JAIC 1999, Volume 38, Number 1, Article 4 (pp. 33 to 44)
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Journal of the American Institute for Conservation
JAIC 1999, Volume 38, Number 1, Article 4 (pp. 33 to 44)




To find a layer of graphite oil paint in a painting is unusual to say the least, and leads to the question of its purpose. In the Cody version of The Last of the Buffalo, it plays no role in the intended appearance of the picture, covered over as it is by the thick lead-white layer.

Curiosity led me to pursue the matter by inquiring among my colleagues for other examples of paintings with graphitelike ground layers, either by Bierstadt or other artists of the period. Eventually I was able to identify a small group of such works—all by Bierstadt—and to obtain samples of the ground layers on four of them: Rocky Mountain Sheep(fig. 3); Indian Sunset: Deer by a Lake(fig. 5); Weeping Oaks, Clear Creek, California(figs. 4, 6); and View of Point Lobos at Sunset (private collection). A view of Old Faithful (at the Kennedy Galleries, New York, in 1991) also has a graphite ground, and graphite grounds are suspected for a few other Bierstadt paintings that it was not possible to examine closely.

Fig. 3. Albert Bierstadt, Rocky Mountain Sheep oil on canvas. 128.2 108.5 cm (50 1/2 42 3/4 in.), private collection. Photomicrograph of a cross section of the sky, 198. Photograph by Michael R. Palmer

Fig. 4. Albert Bierstadt, Weeping Oaks, Clear Creek, California, photomicrograph of a crushed pigment sample of graphite from the tacking margin, 576. Photograph by Michael R. Palmer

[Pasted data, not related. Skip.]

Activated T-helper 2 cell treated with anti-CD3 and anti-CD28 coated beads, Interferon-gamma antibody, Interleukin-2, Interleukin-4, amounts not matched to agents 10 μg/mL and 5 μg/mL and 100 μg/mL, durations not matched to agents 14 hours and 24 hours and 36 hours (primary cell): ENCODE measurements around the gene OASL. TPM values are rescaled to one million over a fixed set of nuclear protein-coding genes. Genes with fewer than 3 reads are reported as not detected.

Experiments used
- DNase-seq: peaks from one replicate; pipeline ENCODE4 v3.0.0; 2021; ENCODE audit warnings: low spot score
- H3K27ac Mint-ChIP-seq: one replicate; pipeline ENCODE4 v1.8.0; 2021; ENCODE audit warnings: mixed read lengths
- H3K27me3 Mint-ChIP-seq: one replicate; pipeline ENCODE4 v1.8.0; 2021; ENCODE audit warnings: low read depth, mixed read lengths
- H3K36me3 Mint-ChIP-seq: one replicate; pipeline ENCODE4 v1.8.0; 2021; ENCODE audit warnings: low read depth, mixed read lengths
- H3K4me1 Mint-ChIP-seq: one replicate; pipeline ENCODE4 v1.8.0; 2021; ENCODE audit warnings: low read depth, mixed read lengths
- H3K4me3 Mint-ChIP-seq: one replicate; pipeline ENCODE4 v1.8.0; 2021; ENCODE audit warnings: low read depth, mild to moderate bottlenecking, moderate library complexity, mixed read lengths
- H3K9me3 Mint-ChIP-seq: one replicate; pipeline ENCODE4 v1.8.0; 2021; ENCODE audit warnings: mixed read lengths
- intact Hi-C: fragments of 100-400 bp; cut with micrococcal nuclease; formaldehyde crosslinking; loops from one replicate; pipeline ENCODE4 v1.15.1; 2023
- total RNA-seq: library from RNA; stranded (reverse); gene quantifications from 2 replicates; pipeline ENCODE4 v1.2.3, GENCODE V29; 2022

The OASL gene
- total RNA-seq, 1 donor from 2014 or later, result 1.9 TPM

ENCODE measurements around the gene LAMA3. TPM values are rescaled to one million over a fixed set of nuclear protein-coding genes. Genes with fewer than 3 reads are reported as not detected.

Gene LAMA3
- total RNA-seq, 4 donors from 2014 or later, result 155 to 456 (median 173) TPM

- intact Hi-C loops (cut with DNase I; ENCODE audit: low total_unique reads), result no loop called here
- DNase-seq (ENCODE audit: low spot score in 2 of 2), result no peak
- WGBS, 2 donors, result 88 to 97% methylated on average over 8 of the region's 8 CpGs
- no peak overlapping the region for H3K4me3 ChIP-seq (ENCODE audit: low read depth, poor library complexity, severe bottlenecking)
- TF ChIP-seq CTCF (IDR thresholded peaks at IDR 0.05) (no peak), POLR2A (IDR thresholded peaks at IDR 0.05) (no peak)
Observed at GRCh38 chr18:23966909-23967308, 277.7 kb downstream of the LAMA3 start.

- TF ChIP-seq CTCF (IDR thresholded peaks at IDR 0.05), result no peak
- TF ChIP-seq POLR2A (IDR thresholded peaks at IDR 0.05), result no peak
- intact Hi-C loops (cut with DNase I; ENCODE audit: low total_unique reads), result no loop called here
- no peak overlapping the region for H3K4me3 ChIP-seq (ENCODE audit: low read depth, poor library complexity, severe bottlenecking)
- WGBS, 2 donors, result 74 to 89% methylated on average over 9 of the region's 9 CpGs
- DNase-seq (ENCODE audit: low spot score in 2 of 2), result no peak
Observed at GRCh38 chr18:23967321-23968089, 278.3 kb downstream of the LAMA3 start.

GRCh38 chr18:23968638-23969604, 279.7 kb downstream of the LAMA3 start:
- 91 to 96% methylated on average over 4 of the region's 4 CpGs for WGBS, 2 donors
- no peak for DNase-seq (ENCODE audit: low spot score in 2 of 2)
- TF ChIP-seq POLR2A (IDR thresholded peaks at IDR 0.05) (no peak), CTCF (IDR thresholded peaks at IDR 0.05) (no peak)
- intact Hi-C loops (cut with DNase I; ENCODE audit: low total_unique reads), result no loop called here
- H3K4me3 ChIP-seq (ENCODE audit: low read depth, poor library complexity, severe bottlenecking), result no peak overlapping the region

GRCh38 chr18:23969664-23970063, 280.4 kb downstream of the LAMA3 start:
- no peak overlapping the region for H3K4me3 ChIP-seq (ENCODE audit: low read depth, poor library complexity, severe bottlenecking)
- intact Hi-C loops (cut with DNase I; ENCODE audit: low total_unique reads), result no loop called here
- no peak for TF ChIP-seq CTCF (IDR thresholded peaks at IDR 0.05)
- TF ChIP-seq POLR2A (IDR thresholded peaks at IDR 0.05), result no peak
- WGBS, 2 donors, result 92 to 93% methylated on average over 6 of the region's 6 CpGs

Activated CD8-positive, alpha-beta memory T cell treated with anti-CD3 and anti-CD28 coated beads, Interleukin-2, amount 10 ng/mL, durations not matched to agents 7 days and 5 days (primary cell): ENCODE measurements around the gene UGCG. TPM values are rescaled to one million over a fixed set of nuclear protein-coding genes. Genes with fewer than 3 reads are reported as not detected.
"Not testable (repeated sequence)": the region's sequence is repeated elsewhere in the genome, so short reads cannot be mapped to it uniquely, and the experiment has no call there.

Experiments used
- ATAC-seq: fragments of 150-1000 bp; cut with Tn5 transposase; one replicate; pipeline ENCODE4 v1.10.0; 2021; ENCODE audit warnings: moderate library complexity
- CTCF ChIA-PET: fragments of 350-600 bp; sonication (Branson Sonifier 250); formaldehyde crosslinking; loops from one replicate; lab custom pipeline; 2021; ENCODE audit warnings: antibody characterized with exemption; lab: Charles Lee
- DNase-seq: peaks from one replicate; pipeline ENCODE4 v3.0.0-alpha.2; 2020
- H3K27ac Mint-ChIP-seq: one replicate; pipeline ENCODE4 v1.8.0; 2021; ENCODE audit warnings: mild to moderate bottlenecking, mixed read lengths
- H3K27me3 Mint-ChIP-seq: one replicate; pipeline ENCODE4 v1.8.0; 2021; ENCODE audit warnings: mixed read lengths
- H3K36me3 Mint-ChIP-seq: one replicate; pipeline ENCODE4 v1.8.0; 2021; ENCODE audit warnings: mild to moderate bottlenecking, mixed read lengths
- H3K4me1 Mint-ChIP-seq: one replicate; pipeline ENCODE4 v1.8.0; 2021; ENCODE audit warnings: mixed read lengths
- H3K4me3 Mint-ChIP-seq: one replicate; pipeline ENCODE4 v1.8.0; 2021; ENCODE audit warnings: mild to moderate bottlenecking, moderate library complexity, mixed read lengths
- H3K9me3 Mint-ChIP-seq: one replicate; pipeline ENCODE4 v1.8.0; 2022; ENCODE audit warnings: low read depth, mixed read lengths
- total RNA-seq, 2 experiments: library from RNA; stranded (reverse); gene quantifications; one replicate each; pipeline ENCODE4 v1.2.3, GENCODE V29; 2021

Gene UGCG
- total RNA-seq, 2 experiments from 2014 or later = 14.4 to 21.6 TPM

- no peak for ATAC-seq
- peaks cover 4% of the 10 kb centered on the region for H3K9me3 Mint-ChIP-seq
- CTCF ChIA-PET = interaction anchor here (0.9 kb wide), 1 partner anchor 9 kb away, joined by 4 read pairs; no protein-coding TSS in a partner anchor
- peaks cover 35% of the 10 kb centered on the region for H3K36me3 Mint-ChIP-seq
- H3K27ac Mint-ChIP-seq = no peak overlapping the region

Fig. 5. Albert Bierstadt, Indian Sunset: Deer by a Lake, ca. 1880–90, oil on canvas. 77.2 113 cm (30 3/8 44 1/2 in.), Yale University Art Gallery, bequest of Evelyn A. Cummings, acc. no. 1971.111.1

Fig. 6. Albert Bierstadt, Weeping Oaks, Clear Creek, California, 1880, oil on canvas. 91.4 132 cm (36 52 in.), University of Denver Art Collection, gift of Albert Bierstadt, 1891, acc. no. 1891.0001

The samples were analyzed using light microscopy and powder x-ray diffraction. In each case the black ground was found to be a mixture of graphite with some clay and trace amounts of iron ores (Palmer 1989; see appendix). Of the group of paintings with graphite grounds, all those that can be dated fall between 18801 and ca.1888, which is the date traditionally assigned to The Last of the Buffalo because it was painted for the Paris Exposition of 1889.

Unlike the Cody version of The Last of the Buffalo, however, none of these paintings has an interleaving white layer. The paint is applied directly on top of the graphite ground (see fig. 3). Moreover, because all four paintings are unlined, it was possible to see that the graphite coating had also been applied to the reverse of the canvas.